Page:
Defense Secretary Jim Mattis and Joint Chiefs Chairman Gen. Joseph Dunford recently told Congress that a war with North Korea would devastate Seoul, inflict horrendous casualties, and be unstoppable at the outset.
"It would be a war like nothing we have seen since 1953, and we would have to deal with it with whatever level of force was necessary," Mattis told the House Armed Services Committee in June 12 testimony. "It would be a very, very serious war."
Much of the focus on the North Korean threat has been on the North's drive to develop an Intercontinental Ballistic Missile with a nuclear warhead capable of hitting the U.S. mainland, but Dunford said the conventional threat in the form of long-range artillery on rails and in hardened bunkers along the demilitarized zone would also be formidable.
In response to questions from Rep. Martha McSally, R-Ariz., Dunford said, "There's 25 million people in Seoul, and 300,000 of those are Americans who are within range of thousands of rockets, missiles and artillery pieces along the border.
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"I don't have any doubt in my mind, if we go to war with North Korea, that we will win the war," he said, but warned that "we will see casualties unlike anything we've seen in 60 or 70 years."
Dunford said that the bulk of the casualties would come "in the first three, five, seven days of the war, where all those people in the greater Seoul area are exposed to the North Korean threat that we will not be able to mitigate initially."
Mattis stressed that diplomacy, coupled with economic sanctions, must take precedence in attempts to restrain North Korea. As part of that effort, he joined with Secretary of State Rex Tillerson at the State Department on Wednesday for talks in the U.S.-China Diplomatic and Security Dialogue.
The talks were the outgrowth of the April summit between Chinese President Xi Jinping and President Donald Trump at his Mar-a-Lago estate in Florida. Yang Jiechi, China's top foreign policy official, and Gen. Fang Fenghui, chief of staff of the People's Liberation Army, led the Chinese delegation.
Trump had counted on China using its influence and economic heft to rein in North Korea's Kim Jong-un but appeared to back off that approach after the death of American college student Otto Warmbier.
Warmbier died Monday at an Ohio hospital five days after he was evacuated in a coma from North Korea, where he had been held prisoner for 17 months.
On Tuesday, Trump took to Twitter: "While I greatly appreciate the efforts of President Xi & China to help with North Korea, it has not worked out. At least I know China tried!"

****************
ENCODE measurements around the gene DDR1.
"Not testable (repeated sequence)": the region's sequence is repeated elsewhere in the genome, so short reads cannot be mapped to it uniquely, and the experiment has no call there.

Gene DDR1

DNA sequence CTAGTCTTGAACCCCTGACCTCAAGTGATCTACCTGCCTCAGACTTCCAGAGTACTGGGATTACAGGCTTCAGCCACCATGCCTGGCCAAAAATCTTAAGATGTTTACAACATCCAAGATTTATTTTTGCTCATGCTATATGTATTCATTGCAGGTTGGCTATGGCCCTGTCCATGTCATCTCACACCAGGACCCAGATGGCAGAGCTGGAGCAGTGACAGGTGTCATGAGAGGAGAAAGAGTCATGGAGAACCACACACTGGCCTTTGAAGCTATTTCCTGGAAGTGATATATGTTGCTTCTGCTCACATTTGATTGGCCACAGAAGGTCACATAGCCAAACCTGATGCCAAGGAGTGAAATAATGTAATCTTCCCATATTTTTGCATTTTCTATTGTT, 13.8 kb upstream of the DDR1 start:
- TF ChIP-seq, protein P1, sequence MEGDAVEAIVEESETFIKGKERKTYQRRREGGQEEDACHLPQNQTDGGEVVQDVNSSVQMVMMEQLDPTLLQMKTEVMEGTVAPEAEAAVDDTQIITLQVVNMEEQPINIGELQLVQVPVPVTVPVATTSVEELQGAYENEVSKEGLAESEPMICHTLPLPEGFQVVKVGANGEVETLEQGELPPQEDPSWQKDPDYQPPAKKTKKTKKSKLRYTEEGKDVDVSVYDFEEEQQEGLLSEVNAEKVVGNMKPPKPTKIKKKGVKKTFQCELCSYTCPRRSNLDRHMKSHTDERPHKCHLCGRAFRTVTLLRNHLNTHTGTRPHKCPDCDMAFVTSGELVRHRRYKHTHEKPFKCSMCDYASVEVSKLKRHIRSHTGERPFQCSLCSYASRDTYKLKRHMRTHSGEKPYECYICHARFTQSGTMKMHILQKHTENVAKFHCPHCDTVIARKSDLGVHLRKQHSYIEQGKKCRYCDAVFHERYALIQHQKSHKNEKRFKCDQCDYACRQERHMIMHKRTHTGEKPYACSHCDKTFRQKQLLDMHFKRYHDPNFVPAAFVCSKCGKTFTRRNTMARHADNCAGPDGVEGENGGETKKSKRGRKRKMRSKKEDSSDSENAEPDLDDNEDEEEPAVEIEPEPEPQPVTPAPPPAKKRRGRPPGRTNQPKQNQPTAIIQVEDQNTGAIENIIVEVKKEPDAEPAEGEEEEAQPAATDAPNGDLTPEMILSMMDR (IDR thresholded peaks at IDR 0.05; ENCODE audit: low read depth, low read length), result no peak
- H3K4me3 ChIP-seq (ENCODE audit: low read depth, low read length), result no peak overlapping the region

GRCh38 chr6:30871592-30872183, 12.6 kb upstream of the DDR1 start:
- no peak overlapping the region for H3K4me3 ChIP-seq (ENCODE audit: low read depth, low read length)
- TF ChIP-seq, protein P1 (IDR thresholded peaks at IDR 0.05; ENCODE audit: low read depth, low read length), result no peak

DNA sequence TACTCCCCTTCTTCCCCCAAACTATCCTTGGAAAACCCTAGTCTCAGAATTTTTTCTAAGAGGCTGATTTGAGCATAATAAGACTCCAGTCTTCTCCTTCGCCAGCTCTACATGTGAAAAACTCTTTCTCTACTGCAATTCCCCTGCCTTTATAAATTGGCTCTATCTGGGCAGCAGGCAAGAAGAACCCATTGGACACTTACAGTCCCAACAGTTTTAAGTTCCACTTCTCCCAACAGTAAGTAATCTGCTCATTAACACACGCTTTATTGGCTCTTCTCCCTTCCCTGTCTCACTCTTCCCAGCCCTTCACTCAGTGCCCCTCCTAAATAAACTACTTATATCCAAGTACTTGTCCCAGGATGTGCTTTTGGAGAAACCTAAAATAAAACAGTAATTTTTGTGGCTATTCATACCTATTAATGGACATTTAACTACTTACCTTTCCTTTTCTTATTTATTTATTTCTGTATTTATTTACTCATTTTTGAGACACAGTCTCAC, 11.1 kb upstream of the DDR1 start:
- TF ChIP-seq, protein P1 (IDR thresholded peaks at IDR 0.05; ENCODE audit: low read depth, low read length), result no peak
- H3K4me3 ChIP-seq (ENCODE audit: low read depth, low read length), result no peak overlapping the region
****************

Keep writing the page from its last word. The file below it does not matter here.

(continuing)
At the State Department, Tillerson and Mattis said the efforts are continuing despite Warmbier's death, but Tillerson said, "We need to address directly, very frankly, areas where we face threats. The most acute threat in the region today is posed by the DPRK [Democratic People's Republic of Korea]. China understands that the U.S. regards North Korea as our top security threat."
Mattis said he reaffirmed with his Chinese counterpart that North Korea's nuclear programs pose a threat to the region and the world. Without giving details, Mattis said, "We will continue to take necessary measures to defend ourselves and our allies."
The SecDef said he agrees with the anger and frustration of Trump and the American people over the treatment of Warmbier, who was arrested and tried for allegedly taking a propaganda poster as a souvenir.
"We see a young man go over there healthy and, with a minor act of mischief, come home dead," Mattis said. "There's no way we can look at a situation like this with any way of understanding."
He said Americans had lost patience "with a regime that provokes and provokes and provokes."
"Black Hawk Down" author Mark Bowden, writing on North Korea in the Atlantic Monthly, said Trump will soon "collide with the same harsh truth that has stymied all his recent predecessors: There are no good options for dealing with North Korea."
"Right now, the best hope for keeping the country from becoming an operational nuclear power rests, as it long has, with China, which may or may not have enough economic leverage to influence Kim's policy making," said Bowden, who was recently interviewed by Military.com on his new book "Hue 1968."
China "also may not particularly want to do so, since having a friendly neighbor making trouble for Washington and Seoul serves Beijing's interests nicely at times," he said.
-- Richard Sisk can be reached at Richard.Sisk@Military.com.